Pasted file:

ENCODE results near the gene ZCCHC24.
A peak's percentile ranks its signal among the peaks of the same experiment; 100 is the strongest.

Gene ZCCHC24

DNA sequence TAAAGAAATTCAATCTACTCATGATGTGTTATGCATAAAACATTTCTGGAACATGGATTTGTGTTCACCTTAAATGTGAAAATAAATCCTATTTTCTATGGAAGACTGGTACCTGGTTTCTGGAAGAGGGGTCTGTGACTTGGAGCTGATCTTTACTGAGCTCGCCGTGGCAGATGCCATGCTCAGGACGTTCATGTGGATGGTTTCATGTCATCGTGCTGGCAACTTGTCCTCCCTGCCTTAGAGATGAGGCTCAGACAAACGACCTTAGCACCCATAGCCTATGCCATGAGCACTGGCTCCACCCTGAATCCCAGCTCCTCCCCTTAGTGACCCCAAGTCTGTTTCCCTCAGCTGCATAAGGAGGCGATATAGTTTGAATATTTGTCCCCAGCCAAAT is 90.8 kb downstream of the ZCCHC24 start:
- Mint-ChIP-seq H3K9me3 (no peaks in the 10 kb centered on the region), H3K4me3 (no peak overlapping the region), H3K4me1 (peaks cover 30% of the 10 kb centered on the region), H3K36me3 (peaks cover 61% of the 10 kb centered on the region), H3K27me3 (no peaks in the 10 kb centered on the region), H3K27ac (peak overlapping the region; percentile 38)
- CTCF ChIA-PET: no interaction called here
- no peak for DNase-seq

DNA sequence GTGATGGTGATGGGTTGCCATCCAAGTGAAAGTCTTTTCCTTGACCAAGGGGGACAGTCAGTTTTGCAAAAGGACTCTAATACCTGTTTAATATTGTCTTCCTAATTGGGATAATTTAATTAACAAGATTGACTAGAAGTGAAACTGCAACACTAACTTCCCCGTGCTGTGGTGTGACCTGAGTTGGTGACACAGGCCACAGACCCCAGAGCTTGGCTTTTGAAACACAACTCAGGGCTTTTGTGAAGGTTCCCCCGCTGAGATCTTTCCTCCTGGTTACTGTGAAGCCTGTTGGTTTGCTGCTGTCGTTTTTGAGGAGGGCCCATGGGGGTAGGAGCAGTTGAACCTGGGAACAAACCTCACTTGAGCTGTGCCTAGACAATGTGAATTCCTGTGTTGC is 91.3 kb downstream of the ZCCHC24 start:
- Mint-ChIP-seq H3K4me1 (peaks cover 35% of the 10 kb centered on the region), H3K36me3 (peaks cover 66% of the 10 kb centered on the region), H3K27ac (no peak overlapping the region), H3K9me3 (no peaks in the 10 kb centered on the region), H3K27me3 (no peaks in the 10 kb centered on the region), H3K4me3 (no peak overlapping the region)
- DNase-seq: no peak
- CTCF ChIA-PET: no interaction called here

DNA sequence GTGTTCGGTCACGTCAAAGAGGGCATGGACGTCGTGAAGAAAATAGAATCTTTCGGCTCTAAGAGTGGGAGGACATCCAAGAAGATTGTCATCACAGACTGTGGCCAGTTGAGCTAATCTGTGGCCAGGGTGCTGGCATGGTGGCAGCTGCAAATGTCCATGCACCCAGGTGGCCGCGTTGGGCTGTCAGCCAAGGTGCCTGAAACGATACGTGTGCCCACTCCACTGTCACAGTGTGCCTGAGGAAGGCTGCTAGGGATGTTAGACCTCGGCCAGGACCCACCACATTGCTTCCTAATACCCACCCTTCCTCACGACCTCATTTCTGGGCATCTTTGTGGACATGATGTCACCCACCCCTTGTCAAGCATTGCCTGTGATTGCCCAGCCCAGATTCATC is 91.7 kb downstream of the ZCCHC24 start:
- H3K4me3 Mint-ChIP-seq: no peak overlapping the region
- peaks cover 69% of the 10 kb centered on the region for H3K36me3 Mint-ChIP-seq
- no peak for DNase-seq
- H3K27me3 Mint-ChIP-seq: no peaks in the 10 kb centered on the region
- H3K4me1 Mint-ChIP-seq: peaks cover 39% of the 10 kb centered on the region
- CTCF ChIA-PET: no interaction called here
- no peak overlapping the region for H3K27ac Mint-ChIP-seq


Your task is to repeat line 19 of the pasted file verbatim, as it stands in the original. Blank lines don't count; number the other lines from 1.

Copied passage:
- no peak overlapping the region for H3K27ac Mint-ChIP-seq